Can I Receive Financial Aid If I Owe Another School Money?

Student loans are quite burdensome on those who take them especially those who enroll in programs with a low graduation rate, programs from which it might be difficult to find a job or programs where incurred debts are largely unpayable. This has left several Americans deep in student debt. Borrowers who struggle with debt are disproportionately from families with low income. This fear of student debt has also made many Americans miss out on a college education and the opportunities it offers. Here we will see about Can I Receive Financial Aid If I Owe Another School Money?

Qualification for financial aid is usually dependent on the status of previous financial aid that you have benefitted from. If you owe your former college some money, that is generally not enough to prevent you from receive seeking admission into another school or applying for financial aid in that school. However, if the loans being owed are due to your attendance at your former school, it could prevent you from receiving financial aid at the new school. In cases such as these, actions need to be taken in order to put the defaulted loans in good conditions.

Can I Receive Financial Aid If I Owe Another School Money?

Ways By Which You Can Owe Money

  There are generally two ways by which a student might owe money at their previous college: owing the college directly or owing the government.

Owing your college money:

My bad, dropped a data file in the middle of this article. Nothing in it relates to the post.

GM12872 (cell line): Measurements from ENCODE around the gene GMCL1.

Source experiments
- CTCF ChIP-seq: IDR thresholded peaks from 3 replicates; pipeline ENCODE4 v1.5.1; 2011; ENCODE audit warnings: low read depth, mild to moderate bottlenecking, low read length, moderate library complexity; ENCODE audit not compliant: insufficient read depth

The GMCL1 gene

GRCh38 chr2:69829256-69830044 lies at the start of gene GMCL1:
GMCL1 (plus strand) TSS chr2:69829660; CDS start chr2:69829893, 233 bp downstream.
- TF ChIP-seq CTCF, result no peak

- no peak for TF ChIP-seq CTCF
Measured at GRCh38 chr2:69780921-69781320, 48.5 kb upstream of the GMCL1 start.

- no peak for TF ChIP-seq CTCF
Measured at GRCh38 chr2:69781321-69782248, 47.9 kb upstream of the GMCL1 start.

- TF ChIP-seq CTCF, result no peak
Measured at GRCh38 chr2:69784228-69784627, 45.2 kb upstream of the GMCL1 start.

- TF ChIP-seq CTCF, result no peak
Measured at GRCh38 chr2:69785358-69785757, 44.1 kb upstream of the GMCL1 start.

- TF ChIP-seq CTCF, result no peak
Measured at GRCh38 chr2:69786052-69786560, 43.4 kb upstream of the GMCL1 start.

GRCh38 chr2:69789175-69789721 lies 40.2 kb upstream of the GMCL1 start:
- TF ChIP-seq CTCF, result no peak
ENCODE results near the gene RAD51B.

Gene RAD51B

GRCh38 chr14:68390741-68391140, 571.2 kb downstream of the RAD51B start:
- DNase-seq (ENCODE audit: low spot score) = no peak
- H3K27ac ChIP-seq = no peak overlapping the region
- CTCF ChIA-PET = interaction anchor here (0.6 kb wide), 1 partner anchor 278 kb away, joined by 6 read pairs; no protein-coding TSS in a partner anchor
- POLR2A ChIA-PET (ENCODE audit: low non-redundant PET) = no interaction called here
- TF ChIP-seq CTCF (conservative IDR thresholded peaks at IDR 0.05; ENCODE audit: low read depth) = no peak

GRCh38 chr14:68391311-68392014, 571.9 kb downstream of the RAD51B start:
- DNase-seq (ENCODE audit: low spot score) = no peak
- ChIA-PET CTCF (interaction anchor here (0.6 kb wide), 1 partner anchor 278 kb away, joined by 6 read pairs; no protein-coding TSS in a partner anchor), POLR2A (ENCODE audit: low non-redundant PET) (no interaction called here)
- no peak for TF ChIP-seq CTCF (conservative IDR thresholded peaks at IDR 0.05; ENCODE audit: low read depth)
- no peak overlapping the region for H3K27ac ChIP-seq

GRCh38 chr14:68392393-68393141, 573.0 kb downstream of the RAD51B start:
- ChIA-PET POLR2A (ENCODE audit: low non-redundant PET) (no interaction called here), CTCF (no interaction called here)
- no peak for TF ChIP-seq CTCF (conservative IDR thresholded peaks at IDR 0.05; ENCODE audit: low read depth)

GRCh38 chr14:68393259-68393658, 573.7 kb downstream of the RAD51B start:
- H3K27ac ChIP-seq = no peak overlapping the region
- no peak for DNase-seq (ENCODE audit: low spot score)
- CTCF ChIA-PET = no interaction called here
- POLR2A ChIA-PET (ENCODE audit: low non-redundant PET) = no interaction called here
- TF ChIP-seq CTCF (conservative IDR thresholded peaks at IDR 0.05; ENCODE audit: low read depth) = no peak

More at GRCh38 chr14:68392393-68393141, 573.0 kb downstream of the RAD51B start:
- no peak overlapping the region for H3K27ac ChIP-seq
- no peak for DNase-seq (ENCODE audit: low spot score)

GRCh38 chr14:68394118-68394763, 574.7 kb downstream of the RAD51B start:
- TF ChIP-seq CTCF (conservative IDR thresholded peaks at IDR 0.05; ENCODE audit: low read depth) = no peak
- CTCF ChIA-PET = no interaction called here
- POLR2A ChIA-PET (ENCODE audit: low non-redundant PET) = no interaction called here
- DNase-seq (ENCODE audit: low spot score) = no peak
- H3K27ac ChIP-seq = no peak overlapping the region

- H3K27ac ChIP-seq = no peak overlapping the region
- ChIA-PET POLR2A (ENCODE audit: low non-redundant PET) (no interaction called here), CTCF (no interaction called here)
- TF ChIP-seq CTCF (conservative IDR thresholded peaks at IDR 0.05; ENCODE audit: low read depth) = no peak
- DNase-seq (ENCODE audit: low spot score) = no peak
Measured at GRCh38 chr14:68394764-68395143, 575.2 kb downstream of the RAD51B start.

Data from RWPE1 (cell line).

Upon application for financial aid at your old school, your FAFSA form must have been used to determine which financial aid was going to be awarded to you. This was in turn used to par for your fees and ultimately your tuition. If the money is not enough to pay for your tuition, a bill would be sent to you from the school. This bill serves a contract between the school and the student. If you have no means to pay off the difference, the college will take actions such as holding back your transcripts and this can make it quite difficult to transfer to another college. However, this practice has been outlawed by some states. Nonetheless, remember that owing money to a college has no significant effect on your ability to seek financial aid at a new school.

Owing the Federal Government money:

The rules guiding applying for financial aid while owing the federal government are quite different. For instance, if you are required to pay back your Pell grant and you drop out of school, you would be ineligible for financial aid until t grant has been repaid. Also, if you owe student loans and have defaulted on them, you won’t be able to apply for any loans funded by the federal government. You might however be able to receive private loans

Consequences of Defaulting on Student Loans

Loss of access to other federal programs and repayment tools:

When you default on a loan, interest continues to accrue on these loans. Also, borrowers who have enrolled in repayment plans that were income-driven, which might offer incentives such as forgiveness of loans after 20 to 25 years of payments, might lose their access to these features while their loans are in default.

Collection fees might increase borrowers’ cost:

borrowers who default may be charged as much as 25% principal and interest while interest continues to add up. 

Jeopardizing employment: